Up to 20% of hospital patients with Covid-19 caught the disease after being admitted for treatment for other conditions, according to NHS England bosses.
The data was revealed to senior doctors and nurses at a national briefing on infection control as a growing number of people put off seeking medical help for other illnesses for fear of contracting the new coronavirus, reports The Guardian.
A senior consultant, who did not want to be named, told the newspaper: “We know from the significant fall in hospital A&E attendances and admissions, many for serious medical conditions, that many people are worried about coming into hospital and catching the virus.
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“This shows they are right to be worried - there is real risk.”
How great is the danger?
An investigation by the Daily Mail “examined the role of the NHS in this pandemic and uncovered the real probability that our hospitals have helped spread the deadly virus on their wards”.
Although Covid-19 patients are now housed in segregated wards, “several weeks ago the situation was different”, says the newspaper.
NHS England bosses told medics at the infection control briefing, held by telephone conference in late April, that the rate of hospital-acquired Covid-19 infections was running at 10% to 20%.
However, healthcare sources told The Guardian that those figures were skewed because one trust was known to have poor infection control procedures in place, and that the true rate nationally is currently between 5% and 7%.
Have people stopped going to hospital?
“I’m really worried there is a very real risk that some children with illnesses such as appendicitis, dehydration or even sepsis are not being brought to see healthcare professionals as quickly as they would be normally,” Sanjay Patel, a consultant in paediatric infectious diseases at Southampton Children’s Hospital, told ITV News.
The warning came as official figures from around 50 hospitals show the number of A&E visits fell from 104,251 visits in the first week of March to 58,447 in the final week of that month - a drop of 43%, reports Metro.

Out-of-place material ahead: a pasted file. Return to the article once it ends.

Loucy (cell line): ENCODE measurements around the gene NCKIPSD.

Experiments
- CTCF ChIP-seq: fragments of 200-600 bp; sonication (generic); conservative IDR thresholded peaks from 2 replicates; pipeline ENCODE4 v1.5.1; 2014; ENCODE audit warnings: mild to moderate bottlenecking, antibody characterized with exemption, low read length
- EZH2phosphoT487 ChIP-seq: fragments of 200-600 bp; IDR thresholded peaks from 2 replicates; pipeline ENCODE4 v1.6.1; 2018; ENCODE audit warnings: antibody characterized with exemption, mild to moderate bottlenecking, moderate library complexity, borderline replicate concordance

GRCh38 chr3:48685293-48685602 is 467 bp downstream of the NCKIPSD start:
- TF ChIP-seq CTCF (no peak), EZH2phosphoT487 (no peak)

And only 917,000 A&E attendances were recorded in April 2020, down by 57% from 2.1 million in the same month last year, adds Sky News.
In a bid to reverse the decline in people seeking help, the government is planning a major public awareness campaign to stress that the NHS is still there for those who need it.
Welcoming the move, Simon Ray, president of the British Cardiovascular Society, said: “The biggest concern is that it seems there has been a uniform reduction in hospital attendances for heart attacks that has been noted in Italy, Spain and here.
“The magnitude looks the same everywhere: it’s around 40% down in terms of callouts for emergency treatment for heart attacks.”
Will there be a backlog post-coronavirus?
Doctors have warned of a “ticking timebomb” of untreated illness amid low hospital attendances while the coronavirus continues to circulate, reports The Guardian’s health policy editor Denis Campbell.
“The sustained drop in A&E attendances is a significant concern given that many of those who have put off coming to hospitals as long as they possibly could during the first wave will be seeking treatment and could potentially be in worse conditions,” Nick Scriven, former president of the Society for Acute Medicine, told Campbell.
An NHS sourced added that “the fall in emergency admissions means there are loads and loads of people that are staying away from A&E who really ought to come in. That’s a real worry.”
“They are likely to be people with strokes, heart attacks, sepsis, delirium, severe asthma attacks, broken bones and exacerbations of chronic obstructive pulmonary disease.”
These people will be among a backlog of patients needing routine treatments and operations that have been delayed because of the coronavirus outbreak.
The number of people waiting for hospital care in England alone could double to more than eight million within a few months, according to Nigel Edwards, chief executive of the Nuffield Trust think tank.
What are the other risks?
Illnesses that are most treatable when caught early, such as many cancers, may go undiagnosed as a result of people missing GP and hospital appointments - potentially leading to more deaths.
Cancer experts have said that as a direct result of the coronavirus disruption, an extra 6,270 people in England who are newly diagnosed with cancer could die from the disease over the next 12 months, according to research published in the British Medical Journal.
And this number could rise to an estimated 17,915 additional deaths when people already living with cancer are included.
“There may be people who would have been referred to specialists for assessment of potentially serious conditions, where there is now a delay in offering appointments or indeed clinics may simply have been cancelled,” Tom Dening, professor of dementia research at the University of Nottingham, told Science Focus.
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